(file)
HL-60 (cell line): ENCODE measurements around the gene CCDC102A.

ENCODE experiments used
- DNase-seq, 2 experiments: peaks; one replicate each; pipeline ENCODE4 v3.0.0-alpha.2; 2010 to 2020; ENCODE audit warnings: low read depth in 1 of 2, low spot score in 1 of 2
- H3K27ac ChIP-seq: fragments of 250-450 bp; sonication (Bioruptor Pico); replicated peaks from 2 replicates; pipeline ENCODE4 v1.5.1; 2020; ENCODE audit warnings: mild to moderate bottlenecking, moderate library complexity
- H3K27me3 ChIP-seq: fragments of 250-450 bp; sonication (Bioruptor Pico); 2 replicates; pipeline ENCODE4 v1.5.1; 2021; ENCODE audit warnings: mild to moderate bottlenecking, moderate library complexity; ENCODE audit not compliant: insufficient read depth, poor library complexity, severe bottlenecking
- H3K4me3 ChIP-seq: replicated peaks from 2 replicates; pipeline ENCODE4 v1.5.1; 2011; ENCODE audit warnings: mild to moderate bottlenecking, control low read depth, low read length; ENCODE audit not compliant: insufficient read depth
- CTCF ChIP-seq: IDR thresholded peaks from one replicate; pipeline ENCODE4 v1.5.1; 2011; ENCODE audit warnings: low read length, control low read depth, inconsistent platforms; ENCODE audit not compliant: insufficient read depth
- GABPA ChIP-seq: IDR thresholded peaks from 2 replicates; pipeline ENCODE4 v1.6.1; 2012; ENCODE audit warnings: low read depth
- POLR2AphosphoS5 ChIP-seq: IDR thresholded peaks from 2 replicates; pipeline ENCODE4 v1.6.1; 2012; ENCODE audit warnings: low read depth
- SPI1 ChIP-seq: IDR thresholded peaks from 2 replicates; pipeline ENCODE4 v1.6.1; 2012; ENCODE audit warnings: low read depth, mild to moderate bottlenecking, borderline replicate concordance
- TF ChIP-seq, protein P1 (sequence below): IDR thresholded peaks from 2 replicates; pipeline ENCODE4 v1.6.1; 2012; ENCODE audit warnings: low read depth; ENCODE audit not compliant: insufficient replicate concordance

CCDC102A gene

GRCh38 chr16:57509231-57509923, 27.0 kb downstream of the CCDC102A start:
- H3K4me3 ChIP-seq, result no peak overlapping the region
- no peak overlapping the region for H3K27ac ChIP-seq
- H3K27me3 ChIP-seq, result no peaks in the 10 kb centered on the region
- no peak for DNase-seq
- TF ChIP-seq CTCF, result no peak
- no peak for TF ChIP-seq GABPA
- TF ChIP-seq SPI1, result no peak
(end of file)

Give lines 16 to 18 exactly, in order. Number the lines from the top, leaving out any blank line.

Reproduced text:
- H3K27me3 ChIP-seq, result no peaks in the 10 kb centered on the region
- no peak for DNase-seq
- TF ChIP-seq CTCF, result no peak